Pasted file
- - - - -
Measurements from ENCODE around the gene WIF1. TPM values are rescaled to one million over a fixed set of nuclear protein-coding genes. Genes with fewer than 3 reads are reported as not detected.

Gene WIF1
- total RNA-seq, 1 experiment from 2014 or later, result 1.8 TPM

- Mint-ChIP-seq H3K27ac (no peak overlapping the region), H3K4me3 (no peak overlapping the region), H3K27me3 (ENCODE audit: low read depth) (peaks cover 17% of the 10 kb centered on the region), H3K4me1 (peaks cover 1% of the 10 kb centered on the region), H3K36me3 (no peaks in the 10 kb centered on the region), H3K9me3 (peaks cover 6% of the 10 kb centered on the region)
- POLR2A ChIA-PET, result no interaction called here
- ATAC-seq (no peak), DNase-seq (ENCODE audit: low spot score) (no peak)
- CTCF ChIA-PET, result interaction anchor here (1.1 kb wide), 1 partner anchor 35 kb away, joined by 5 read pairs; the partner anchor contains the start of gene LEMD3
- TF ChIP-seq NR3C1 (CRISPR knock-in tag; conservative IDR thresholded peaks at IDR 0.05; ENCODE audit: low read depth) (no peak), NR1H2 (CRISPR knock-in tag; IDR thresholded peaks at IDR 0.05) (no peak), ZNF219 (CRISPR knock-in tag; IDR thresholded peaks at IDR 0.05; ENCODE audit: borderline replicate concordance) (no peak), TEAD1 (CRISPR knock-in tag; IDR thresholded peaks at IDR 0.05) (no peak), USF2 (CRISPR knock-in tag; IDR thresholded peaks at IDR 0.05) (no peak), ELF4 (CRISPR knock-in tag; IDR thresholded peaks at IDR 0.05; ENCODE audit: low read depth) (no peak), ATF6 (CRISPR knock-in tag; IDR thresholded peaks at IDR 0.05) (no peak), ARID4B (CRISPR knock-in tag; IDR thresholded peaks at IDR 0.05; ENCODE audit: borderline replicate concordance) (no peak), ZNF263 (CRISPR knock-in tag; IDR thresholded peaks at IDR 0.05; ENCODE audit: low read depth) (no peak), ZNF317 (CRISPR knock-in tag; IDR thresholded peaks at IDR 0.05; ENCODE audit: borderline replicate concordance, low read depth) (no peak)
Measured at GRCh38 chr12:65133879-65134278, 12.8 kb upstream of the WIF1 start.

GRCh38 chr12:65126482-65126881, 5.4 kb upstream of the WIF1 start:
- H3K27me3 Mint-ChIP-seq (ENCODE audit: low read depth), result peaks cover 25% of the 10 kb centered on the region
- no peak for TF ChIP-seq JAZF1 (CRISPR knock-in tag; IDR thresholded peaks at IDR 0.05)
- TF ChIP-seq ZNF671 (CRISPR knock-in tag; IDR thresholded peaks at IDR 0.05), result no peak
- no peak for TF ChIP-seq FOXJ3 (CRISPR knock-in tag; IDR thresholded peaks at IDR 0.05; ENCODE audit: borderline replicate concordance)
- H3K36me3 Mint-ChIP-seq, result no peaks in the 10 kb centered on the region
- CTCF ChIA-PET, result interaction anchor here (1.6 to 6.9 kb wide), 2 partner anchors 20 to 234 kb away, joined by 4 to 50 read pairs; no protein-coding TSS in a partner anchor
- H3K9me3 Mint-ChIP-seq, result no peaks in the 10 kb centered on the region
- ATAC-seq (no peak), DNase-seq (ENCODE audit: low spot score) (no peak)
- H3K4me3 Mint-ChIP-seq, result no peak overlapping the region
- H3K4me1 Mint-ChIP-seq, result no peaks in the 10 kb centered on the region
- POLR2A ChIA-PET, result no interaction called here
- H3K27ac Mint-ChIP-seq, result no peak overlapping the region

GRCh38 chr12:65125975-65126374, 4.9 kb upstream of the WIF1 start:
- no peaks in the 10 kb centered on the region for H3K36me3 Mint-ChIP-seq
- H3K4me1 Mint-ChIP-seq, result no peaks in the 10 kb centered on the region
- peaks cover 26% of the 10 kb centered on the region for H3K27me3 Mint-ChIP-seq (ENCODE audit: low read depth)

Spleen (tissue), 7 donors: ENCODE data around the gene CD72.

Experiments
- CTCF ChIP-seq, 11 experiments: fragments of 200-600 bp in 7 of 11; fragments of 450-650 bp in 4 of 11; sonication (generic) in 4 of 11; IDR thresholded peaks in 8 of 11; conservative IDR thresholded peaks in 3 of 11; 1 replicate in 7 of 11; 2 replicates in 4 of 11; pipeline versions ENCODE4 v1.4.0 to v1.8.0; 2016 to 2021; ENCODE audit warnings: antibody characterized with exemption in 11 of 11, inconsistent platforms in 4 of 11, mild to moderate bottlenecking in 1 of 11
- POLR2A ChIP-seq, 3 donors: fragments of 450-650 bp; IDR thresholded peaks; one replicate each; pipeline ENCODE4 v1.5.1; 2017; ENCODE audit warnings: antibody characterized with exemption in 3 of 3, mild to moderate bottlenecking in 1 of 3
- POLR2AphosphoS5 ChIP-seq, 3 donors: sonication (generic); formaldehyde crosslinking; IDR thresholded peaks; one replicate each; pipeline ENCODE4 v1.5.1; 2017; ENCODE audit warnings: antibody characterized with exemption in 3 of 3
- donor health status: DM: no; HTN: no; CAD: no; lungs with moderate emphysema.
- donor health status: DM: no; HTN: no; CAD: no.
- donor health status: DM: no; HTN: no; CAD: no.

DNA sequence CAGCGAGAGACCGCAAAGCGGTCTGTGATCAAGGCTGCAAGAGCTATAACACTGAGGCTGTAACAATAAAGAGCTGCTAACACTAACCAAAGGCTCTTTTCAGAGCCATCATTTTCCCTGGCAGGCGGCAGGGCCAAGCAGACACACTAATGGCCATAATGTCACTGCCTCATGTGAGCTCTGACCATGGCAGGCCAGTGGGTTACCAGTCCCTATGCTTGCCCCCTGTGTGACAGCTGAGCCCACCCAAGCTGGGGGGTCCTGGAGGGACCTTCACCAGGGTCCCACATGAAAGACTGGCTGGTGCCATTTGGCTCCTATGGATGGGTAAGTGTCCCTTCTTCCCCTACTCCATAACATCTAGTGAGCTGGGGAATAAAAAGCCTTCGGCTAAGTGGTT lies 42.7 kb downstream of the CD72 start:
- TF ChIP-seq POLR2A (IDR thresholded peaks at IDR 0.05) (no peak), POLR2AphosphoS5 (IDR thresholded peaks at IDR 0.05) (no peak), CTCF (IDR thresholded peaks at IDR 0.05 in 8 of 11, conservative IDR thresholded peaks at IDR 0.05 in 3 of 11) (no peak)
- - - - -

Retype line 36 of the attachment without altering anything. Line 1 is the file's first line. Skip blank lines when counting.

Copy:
- TF ChIP-seq POLR2A (IDR thresholded peaks at IDR 0.05) (no peak), POLR2AphosphoS5 (IDR thresholded peaks at IDR 0.05) (no peak), CTCF (IDR thresholded peaks at IDR 0.05 in 8 of 11, conservative IDR thresholded peaks at IDR 0.05 in 3 of 11) (no peak)